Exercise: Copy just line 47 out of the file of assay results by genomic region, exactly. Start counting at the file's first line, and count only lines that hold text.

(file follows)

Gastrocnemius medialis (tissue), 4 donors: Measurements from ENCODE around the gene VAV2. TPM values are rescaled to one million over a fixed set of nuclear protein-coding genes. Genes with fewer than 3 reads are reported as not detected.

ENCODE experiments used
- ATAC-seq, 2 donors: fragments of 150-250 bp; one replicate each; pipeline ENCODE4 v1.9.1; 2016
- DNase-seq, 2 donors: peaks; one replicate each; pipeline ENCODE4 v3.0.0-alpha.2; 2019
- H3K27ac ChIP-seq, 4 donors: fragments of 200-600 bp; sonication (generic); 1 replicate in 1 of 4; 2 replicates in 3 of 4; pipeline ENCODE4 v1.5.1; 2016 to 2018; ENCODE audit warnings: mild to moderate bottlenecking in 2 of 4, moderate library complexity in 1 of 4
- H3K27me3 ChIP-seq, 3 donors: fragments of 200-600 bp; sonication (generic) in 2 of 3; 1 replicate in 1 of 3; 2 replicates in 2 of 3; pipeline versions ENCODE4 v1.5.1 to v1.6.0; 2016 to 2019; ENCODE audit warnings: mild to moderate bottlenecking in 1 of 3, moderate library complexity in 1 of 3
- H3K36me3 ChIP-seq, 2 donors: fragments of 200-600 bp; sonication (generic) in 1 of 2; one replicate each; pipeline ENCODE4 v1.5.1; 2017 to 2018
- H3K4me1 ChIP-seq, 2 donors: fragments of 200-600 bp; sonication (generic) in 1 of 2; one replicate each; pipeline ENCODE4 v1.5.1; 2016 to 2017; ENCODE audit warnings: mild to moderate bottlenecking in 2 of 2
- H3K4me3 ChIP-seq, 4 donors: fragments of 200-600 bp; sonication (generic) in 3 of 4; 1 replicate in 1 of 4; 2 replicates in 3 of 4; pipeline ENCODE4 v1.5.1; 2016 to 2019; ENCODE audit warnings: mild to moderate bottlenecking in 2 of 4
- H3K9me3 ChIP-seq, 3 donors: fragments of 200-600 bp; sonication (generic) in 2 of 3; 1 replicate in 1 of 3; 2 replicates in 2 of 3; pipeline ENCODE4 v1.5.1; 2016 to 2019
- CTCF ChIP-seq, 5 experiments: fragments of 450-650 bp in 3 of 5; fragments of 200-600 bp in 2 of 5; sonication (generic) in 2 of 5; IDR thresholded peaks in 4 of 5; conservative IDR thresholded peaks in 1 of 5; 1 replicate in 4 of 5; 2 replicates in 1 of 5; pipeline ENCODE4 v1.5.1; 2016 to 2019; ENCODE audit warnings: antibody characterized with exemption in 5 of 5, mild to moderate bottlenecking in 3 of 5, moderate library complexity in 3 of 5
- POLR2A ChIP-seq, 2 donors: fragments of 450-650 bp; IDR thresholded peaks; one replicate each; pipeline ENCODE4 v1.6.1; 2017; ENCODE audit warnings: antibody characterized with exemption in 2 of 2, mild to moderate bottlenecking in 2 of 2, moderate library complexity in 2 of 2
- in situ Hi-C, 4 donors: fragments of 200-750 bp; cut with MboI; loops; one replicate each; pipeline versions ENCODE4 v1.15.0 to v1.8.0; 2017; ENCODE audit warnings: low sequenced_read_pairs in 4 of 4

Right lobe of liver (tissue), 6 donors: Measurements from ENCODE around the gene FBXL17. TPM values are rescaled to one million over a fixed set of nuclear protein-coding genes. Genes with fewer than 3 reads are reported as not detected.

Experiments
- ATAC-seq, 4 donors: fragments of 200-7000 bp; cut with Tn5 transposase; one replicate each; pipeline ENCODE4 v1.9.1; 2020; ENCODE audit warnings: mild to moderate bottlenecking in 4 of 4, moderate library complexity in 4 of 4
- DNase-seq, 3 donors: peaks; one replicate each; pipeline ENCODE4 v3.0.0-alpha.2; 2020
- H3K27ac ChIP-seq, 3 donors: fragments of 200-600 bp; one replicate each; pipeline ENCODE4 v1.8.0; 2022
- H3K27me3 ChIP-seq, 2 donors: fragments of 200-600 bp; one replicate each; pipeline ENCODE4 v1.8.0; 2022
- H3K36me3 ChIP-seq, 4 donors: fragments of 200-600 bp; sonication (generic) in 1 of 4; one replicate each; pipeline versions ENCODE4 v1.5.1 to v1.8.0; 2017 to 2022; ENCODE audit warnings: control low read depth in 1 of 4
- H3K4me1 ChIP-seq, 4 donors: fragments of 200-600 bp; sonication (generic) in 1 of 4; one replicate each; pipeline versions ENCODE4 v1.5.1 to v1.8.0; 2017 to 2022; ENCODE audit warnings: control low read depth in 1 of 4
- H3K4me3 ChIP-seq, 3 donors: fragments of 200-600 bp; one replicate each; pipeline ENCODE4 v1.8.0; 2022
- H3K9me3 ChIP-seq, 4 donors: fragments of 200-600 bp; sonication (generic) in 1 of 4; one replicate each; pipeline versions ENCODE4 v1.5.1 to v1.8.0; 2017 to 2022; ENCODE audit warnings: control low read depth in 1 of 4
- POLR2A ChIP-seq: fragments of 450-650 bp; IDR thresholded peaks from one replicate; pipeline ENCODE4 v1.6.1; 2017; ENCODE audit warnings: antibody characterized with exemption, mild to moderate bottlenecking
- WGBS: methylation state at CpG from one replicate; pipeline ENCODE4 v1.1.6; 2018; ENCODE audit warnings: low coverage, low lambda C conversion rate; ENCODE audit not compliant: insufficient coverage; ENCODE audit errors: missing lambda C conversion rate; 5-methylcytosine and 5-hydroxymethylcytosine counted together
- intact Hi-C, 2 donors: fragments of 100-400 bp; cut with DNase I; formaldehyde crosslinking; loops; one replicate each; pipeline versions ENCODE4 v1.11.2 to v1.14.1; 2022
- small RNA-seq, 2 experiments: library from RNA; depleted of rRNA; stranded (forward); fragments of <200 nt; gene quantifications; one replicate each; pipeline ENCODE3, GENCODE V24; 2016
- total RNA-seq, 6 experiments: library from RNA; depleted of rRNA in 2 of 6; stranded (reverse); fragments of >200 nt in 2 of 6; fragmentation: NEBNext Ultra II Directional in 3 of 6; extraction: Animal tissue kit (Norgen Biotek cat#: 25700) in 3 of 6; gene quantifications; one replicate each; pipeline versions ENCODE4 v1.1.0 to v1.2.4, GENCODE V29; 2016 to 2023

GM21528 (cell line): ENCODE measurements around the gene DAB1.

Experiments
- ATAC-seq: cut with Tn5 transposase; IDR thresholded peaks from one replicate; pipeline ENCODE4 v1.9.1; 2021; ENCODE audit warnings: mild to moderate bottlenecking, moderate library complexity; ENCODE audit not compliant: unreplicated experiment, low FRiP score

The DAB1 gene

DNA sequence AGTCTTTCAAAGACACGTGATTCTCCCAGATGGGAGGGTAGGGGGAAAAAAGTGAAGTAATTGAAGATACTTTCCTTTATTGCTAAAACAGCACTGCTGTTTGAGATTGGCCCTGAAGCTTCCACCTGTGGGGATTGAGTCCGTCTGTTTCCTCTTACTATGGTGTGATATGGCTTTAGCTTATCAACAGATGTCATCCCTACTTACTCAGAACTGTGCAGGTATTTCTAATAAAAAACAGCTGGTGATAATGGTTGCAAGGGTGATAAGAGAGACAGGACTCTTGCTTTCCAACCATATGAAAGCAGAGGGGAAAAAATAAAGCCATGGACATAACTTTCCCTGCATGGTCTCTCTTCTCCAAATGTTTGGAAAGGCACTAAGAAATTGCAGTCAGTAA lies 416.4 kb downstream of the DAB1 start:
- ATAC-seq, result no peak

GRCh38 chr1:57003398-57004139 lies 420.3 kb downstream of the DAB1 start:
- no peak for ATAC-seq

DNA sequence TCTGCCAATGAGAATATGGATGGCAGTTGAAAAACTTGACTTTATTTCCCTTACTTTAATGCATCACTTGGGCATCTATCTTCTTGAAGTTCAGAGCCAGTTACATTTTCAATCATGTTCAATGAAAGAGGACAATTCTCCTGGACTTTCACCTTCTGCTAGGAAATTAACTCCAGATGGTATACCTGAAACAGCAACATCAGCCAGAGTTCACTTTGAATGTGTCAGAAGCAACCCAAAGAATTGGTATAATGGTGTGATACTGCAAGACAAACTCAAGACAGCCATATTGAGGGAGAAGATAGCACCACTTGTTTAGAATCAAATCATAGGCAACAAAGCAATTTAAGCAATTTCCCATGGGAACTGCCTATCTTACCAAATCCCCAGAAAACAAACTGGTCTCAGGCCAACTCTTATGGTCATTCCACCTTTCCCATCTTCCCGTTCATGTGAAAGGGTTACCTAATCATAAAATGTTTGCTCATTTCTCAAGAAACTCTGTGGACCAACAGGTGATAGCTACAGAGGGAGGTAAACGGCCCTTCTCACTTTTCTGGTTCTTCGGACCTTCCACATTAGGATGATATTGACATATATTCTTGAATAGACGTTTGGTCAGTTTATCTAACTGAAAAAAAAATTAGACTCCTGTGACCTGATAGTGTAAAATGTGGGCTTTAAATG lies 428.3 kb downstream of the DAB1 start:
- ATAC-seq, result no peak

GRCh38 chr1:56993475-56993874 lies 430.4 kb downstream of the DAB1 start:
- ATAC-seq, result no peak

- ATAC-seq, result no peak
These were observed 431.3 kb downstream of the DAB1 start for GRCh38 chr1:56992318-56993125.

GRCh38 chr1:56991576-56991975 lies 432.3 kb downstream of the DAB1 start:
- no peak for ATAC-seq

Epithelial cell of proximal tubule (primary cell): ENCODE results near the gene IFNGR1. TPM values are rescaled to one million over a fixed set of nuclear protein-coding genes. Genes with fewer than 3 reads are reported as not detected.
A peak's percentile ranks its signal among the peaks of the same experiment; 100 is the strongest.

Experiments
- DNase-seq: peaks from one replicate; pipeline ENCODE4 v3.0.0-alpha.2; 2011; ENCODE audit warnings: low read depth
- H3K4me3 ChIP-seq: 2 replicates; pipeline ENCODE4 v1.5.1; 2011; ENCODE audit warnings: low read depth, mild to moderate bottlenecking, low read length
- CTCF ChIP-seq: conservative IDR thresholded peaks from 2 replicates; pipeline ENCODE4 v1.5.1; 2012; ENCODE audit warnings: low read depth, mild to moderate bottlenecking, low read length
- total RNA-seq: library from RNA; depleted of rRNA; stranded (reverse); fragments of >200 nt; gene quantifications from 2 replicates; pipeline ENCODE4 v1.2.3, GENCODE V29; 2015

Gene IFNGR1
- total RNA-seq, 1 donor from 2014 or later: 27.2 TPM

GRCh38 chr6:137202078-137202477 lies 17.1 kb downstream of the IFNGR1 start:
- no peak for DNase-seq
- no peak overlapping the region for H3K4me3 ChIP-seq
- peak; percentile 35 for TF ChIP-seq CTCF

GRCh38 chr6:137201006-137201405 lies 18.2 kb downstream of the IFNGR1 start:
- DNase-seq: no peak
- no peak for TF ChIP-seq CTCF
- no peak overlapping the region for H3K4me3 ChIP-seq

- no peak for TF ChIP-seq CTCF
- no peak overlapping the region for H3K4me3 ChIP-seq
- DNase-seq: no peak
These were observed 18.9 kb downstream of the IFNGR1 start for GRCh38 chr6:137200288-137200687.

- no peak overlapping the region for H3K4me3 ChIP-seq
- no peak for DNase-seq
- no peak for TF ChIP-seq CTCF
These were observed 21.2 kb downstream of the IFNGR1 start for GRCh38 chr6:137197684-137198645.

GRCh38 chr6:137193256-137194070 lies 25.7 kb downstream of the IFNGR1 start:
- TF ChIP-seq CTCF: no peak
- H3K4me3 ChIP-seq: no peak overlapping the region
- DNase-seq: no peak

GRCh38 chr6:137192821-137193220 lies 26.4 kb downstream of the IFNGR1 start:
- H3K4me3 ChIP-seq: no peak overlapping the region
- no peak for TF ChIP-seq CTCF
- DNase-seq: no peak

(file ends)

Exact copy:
Experiments